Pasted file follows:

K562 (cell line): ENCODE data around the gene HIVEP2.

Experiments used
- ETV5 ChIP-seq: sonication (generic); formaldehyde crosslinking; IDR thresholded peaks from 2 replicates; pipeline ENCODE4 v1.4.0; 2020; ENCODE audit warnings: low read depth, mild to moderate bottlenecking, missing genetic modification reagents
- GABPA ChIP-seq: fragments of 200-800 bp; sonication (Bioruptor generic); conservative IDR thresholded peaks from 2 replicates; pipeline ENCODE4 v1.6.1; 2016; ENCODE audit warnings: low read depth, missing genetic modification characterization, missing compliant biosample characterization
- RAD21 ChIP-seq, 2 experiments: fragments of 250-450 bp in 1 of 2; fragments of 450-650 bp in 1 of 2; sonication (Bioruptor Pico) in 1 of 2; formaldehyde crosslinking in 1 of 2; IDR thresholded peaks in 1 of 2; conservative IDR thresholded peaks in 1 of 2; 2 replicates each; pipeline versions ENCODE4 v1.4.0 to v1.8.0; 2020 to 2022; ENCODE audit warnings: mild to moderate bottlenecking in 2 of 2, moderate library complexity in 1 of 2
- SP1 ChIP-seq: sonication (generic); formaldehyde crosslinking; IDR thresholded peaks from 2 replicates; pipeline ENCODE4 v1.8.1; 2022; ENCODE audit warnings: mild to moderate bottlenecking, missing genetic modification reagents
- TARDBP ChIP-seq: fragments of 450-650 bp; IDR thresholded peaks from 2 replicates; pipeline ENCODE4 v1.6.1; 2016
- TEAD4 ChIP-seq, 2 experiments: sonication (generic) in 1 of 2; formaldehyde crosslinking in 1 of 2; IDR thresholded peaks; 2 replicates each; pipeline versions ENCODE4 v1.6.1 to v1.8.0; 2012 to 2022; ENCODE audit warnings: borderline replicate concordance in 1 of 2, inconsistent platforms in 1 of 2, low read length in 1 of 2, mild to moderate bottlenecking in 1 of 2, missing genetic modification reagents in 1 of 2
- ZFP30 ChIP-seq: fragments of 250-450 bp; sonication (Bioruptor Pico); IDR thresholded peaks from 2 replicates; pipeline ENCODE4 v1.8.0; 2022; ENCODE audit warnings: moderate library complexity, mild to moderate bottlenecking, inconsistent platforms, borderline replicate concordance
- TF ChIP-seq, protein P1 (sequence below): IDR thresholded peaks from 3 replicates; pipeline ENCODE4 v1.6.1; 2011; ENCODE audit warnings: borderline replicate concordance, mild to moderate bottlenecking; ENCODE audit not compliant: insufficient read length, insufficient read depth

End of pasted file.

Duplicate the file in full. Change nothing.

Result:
K562 (cell line): ENCODE data around the gene HIVEP2.

Experiments used
- ETV5 ChIP-seq: sonication (generic); formaldehyde crosslinking; IDR thresholded peaks from 2 replicates; pipeline ENCODE4 v1.4.0; 2020; ENCODE audit warnings: low read depth, mild to moderate bottlenecking, missing genetic modification reagents
- GABPA ChIP-seq: fragments of 200-800 bp; sonication (Bioruptor generic); conservative IDR thresholded peaks from 2 replicates; pipeline ENCODE4 v1.6.1; 2016; ENCODE audit warnings: low read depth, missing genetic modification characterization, missing compliant biosample characterization
- RAD21 ChIP-seq, 2 experiments: fragments of 250-450 bp in 1 of 2; fragments of 450-650 bp in 1 of 2; sonication (Bioruptor Pico) in 1 of 2; formaldehyde crosslinking in 1 of 2; IDR thresholded peaks in 1 of 2; conservative IDR thresholded peaks in 1 of 2; 2 replicates each; pipeline versions ENCODE4 v1.4.0 to v1.8.0; 2020 to 2022; ENCODE audit warnings: mild to moderate bottlenecking in 2 of 2, moderate library complexity in 1 of 2
- SP1 ChIP-seq: sonication (generic); formaldehyde crosslinking; IDR thresholded peaks from 2 replicates; pipeline ENCODE4 v1.8.1; 2022; ENCODE audit warnings: mild to moderate bottlenecking, missing genetic modification reagents
- TARDBP ChIP-seq: fragments of 450-650 bp; IDR thresholded peaks from 2 replicates; pipeline ENCODE4 v1.6.1; 2016
- TEAD4 ChIP-seq, 2 experiments: sonication (generic) in 1 of 2; formaldehyde crosslinking in 1 of 2; IDR thresholded peaks; 2 replicates each; pipeline versions ENCODE4 v1.6.1 to v1.8.0; 2012 to 2022; ENCODE audit warnings: borderline replicate concordance in 1 of 2, inconsistent platforms in 1 of 2, low read length in 1 of 2, mild to moderate bottlenecking in 1 of 2, missing genetic modification reagents in 1 of 2
- ZFP30 ChIP-seq: fragments of 250-450 bp; sonication (Bioruptor Pico); IDR thresholded peaks from 2 replicates; pipeline ENCODE4 v1.8.0; 2022; ENCODE audit warnings: moderate library complexity, mild to moderate bottlenecking, inconsistent platforms, borderline replicate concordance
- TF ChIP-seq, protein P1 (sequence below): IDR thresholded peaks from 3 replicates; pipeline ENCODE4 v1.6.1; 2011; ENCODE audit warnings: borderline replicate concordance, mild to moderate bottlenecking; ENCODE audit not compliant: insufficient read length, insufficient read depth